“You need to memorise the beat, but even more importantly, you need to play it in rhythm with the others, getting into the groove until you feel in sync,” Rivera explains.

“More than any technical prowess, this social component constitutes the very core of samba drumming,” he adds. “In turn, this means that playing samba can elicit intense feelings and experiences in each player, in the band and in the audience.”

A Journey Of Self-Acceptance

Needless to say, the task is not easy. All it takes is for my stroke to be half a second too early or too late to get out of sync, though my feet help me stay in tune with the others. And when I focus too much on timing the drum strokes, I forget the rest of my beat, and get out of sync again. It gets frustrating.

“I advocate for tolerance to mistakes,” says Rivera. “Percussion instruments are loud, therefore errors are noticeable. Yet everyone needs to perceive them on their own and get back into the groove. It’s a journey of self-acceptance.”

I find that to be true. While I am playing, I notice my mistakes and start correcting them, but that only works if I don’t put pressure on myself. I need to accept that I will make them, the important part is to get back on track. That helps me relax, and the feeling of satisfaction I experience when I correct myself is far greater than that of simply getting the beat right (that must be how resilience feels).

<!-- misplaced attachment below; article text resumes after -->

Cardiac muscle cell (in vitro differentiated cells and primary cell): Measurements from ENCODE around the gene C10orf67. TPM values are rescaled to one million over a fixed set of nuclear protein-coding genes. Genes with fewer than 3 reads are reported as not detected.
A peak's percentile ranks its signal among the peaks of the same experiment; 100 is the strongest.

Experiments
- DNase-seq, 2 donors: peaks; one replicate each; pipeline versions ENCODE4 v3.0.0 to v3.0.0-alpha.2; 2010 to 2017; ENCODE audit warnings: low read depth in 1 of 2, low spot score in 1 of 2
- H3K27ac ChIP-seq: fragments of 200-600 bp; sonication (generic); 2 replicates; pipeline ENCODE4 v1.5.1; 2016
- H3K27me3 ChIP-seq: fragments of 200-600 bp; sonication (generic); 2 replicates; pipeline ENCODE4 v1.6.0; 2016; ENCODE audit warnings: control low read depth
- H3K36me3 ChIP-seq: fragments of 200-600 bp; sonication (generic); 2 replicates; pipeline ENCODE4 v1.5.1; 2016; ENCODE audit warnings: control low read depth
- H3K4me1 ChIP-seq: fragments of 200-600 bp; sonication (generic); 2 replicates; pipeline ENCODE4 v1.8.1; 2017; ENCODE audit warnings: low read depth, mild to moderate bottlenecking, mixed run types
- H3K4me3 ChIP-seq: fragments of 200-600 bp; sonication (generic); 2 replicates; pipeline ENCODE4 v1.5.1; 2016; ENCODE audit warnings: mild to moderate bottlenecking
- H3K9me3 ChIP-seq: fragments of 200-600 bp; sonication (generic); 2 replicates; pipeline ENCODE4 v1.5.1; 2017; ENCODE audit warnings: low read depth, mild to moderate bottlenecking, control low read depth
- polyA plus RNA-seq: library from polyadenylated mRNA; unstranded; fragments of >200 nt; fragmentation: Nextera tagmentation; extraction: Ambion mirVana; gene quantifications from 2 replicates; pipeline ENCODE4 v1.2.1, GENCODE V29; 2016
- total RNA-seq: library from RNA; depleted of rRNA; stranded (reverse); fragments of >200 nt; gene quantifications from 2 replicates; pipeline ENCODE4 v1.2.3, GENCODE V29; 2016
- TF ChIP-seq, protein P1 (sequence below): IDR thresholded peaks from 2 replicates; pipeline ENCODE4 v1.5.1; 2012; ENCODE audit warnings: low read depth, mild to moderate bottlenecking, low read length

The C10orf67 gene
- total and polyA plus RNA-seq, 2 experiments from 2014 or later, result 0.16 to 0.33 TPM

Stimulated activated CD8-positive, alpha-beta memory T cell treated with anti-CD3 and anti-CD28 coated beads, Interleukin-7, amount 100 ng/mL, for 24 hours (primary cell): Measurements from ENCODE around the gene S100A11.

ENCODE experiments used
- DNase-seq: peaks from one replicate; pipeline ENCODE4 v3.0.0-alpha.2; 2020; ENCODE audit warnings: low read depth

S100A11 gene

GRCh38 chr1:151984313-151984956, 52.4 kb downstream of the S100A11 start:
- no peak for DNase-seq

In any case, even with my occasional slip, the group sounds phenomenal: I can just read it on everyone’s face. We are dancing, grinning cheerfully and playing together as one, from beginners to experienced members. And to think we only met two hours ago.

“The results speak for themselves: it’s not the performances with my experienced group of long-time players that bring the greatest success, but rather the mixed performances, in which even the less experienced members bring in their small mistakes. The audience immediately recognises itself in their groove: not perfect and therefore boring, but true to life, natural and exciting,” Rivera says.

The Ultimate Test: Playing At A Street Festival

Another samba band offers me a unique opportunity: take a class with them, then join their group in performing at a street festival. That way, I get to experience the interaction with the audience, which is an important component of samba drumming. After much deliberation, and despite my stage fright, I reluctantly accept.